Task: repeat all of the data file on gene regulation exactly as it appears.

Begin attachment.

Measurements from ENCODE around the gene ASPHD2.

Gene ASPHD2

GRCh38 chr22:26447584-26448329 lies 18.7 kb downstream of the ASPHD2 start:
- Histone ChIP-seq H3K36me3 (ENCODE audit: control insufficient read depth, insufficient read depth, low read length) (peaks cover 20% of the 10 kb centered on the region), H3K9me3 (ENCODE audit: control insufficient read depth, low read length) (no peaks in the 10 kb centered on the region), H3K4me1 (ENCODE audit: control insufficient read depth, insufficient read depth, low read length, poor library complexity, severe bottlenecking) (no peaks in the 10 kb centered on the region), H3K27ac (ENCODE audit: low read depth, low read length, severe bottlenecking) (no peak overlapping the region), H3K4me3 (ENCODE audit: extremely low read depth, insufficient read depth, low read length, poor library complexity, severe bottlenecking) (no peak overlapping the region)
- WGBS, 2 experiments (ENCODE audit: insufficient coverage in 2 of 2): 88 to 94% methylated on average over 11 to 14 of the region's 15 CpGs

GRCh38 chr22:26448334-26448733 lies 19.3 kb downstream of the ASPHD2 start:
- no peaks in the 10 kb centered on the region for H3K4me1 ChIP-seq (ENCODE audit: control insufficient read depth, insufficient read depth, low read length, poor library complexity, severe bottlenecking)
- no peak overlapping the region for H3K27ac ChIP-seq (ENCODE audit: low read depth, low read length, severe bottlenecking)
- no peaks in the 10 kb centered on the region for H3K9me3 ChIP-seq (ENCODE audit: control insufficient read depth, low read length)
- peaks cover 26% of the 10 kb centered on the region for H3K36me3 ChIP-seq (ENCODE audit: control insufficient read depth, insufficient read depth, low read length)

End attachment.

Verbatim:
Measurements from ENCODE around the gene ASPHD2.

Gene ASPHD2

GRCh38 chr22:26447584-26448329 lies 18.7 kb downstream of the ASPHD2 start:
- Histone ChIP-seq H3K36me3 (ENCODE audit: control insufficient read depth, insufficient read depth, low read length) (peaks cover 20% of the 10 kb centered on the region), H3K9me3 (ENCODE audit: control insufficient read depth, low read length) (no peaks in the 10 kb centered on the region), H3K4me1 (ENCODE audit: control insufficient read depth, insufficient read depth, low read length, poor library complexity, severe bottlenecking) (no peaks in the 10 kb centered on the region), H3K27ac (ENCODE audit: low read depth, low read length, severe bottlenecking) (no peak overlapping the region), H3K4me3 (ENCODE audit: extremely low read depth, insufficient read depth, low read length, poor library complexity, severe bottlenecking) (no peak overlapping the region)
- WGBS, 2 experiments (ENCODE audit: insufficient coverage in 2 of 2): 88 to 94% methylated on average over 11 to 14 of the region's 15 CpGs

GRCh38 chr22:26448334-26448733 lies 19.3 kb downstream of the ASPHD2 start:
- no peaks in the 10 kb centered on the region for H3K4me1 ChIP-seq (ENCODE audit: control insufficient read depth, insufficient read depth, low read length, poor library complexity, severe bottlenecking)
- no peak overlapping the region for H3K27ac ChIP-seq (ENCODE audit: low read depth, low read length, severe bottlenecking)
- no peaks in the 10 kb centered on the region for H3K9me3 ChIP-seq (ENCODE audit: control insufficient read depth, low read length)
- peaks cover 26% of the 10 kb centered on the region for H3K36me3 ChIP-seq (ENCODE audit: control insufficient read depth, insufficient read depth, low read length)